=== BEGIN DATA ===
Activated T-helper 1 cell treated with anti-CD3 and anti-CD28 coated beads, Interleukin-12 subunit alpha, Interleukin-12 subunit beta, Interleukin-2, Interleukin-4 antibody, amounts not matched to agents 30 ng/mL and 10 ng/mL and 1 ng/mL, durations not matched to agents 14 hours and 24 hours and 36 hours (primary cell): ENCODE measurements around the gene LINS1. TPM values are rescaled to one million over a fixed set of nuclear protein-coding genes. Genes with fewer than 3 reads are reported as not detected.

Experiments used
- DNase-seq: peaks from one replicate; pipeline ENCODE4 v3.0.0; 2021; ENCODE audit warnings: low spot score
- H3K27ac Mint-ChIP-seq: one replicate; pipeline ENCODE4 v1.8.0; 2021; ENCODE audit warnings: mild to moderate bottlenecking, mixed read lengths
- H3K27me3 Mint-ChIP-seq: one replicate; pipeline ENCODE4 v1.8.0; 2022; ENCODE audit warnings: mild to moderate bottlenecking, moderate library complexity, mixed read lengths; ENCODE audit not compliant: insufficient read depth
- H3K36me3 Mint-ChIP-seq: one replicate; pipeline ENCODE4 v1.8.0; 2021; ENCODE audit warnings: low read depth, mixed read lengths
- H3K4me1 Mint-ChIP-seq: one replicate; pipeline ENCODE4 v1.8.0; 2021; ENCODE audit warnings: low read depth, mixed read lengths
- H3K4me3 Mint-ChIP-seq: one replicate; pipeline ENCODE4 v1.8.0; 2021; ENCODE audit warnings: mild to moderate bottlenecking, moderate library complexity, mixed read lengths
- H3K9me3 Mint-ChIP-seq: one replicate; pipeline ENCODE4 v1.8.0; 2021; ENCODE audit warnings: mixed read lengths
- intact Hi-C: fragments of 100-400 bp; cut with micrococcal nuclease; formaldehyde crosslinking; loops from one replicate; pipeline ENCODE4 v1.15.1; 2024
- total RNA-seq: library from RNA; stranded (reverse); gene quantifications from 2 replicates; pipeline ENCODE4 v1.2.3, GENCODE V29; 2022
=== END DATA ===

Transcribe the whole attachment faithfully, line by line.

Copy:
Activated T-helper 1 cell treated with anti-CD3 and anti-CD28 coated beads, Interleukin-12 subunit alpha, Interleukin-12 subunit beta, Interleukin-2, Interleukin-4 antibody, amounts not matched to agents 30 ng/mL and 10 ng/mL and 1 ng/mL, durations not matched to agents 14 hours and 24 hours and 36 hours (primary cell): ENCODE measurements around the gene LINS1. TPM values are rescaled to one million over a fixed set of nuclear protein-coding genes. Genes with fewer than 3 reads are reported as not detected.

Experiments used
- DNase-seq: peaks from one replicate; pipeline ENCODE4 v3.0.0; 2021; ENCODE audit warnings: low spot score
- H3K27ac Mint-ChIP-seq: one replicate; pipeline ENCODE4 v1.8.0; 2021; ENCODE audit warnings: mild to moderate bottlenecking, mixed read lengths
- H3K27me3 Mint-ChIP-seq: one replicate; pipeline ENCODE4 v1.8.0; 2022; ENCODE audit warnings: mild to moderate bottlenecking, moderate library complexity, mixed read lengths; ENCODE audit not compliant: insufficient read depth
- H3K36me3 Mint-ChIP-seq: one replicate; pipeline ENCODE4 v1.8.0; 2021; ENCODE audit warnings: low read depth, mixed read lengths
- H3K4me1 Mint-ChIP-seq: one replicate; pipeline ENCODE4 v1.8.0; 2021; ENCODE audit warnings: low read depth, mixed read lengths
- H3K4me3 Mint-ChIP-seq: one replicate; pipeline ENCODE4 v1.8.0; 2021; ENCODE audit warnings: mild to moderate bottlenecking, moderate library complexity, mixed read lengths
- H3K9me3 Mint-ChIP-seq: one replicate; pipeline ENCODE4 v1.8.0; 2021; ENCODE audit warnings: mixed read lengths
- intact Hi-C: fragments of 100-400 bp; cut with micrococcal nuclease; formaldehyde crosslinking; loops from one replicate; pipeline ENCODE4 v1.15.1; 2024
- total RNA-seq: library from RNA; stranded (reverse); gene quantifications from 2 replicates; pipeline ENCODE4 v1.2.3, GENCODE V29; 2022